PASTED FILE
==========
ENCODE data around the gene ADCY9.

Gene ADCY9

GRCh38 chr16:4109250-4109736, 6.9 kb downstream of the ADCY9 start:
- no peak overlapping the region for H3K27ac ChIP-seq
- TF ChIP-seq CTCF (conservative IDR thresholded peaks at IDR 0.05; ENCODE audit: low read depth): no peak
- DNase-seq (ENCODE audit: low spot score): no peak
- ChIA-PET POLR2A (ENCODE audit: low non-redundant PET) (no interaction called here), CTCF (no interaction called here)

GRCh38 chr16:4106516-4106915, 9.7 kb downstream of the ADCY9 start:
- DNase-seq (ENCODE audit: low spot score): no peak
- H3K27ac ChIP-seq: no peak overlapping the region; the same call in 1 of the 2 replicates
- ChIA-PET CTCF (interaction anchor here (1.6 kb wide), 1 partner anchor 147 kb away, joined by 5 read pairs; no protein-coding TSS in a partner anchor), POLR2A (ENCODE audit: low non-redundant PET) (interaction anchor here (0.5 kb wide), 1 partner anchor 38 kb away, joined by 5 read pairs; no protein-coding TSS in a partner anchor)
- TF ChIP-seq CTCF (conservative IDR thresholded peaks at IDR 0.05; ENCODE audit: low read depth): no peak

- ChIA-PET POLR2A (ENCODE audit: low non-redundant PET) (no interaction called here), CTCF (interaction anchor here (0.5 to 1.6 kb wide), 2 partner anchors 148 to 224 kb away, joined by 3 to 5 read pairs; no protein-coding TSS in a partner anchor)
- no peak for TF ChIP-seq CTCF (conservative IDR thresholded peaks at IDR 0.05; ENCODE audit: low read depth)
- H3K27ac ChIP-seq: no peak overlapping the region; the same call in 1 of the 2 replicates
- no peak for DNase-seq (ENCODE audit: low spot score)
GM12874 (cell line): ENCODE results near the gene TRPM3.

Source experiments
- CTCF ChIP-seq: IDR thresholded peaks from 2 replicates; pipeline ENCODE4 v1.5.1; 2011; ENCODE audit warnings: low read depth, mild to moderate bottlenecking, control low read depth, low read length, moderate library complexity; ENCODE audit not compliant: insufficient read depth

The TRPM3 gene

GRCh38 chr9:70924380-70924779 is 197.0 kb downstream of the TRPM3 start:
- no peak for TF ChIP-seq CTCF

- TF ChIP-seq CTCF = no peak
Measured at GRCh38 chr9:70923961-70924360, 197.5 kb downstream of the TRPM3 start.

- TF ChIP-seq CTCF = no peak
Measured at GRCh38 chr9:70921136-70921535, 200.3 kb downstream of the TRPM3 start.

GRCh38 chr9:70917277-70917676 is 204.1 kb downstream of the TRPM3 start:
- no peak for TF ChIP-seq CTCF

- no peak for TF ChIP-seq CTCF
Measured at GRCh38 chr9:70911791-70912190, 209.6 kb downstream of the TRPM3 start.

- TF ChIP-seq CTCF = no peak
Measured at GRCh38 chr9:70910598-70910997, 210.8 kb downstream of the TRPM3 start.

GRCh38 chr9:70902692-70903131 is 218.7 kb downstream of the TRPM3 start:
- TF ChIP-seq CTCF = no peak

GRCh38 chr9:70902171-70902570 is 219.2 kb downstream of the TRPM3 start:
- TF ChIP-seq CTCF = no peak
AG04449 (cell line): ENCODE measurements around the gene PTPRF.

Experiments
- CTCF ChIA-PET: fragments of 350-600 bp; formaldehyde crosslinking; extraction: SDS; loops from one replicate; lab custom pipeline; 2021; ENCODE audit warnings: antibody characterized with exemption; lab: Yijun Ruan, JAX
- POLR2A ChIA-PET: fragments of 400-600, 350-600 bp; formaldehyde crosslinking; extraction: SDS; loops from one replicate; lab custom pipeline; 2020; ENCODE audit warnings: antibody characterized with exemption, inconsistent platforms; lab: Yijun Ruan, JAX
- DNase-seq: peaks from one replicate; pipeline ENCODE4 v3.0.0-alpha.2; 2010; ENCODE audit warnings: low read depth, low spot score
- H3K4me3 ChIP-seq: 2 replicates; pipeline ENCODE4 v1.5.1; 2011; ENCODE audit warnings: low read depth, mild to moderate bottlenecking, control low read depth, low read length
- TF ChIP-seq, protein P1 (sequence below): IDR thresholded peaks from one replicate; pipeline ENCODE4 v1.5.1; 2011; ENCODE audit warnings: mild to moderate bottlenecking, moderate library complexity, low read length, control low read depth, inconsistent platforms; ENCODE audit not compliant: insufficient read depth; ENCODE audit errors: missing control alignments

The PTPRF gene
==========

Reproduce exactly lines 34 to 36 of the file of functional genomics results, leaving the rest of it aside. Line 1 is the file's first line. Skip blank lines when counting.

- TF ChIP-seq CTCF = no peak

GRCh38 chr9:70902171-70902570 is 219.2 kb downstream of the TRPM3 start:
- TF ChIP-seq CTCF = no peak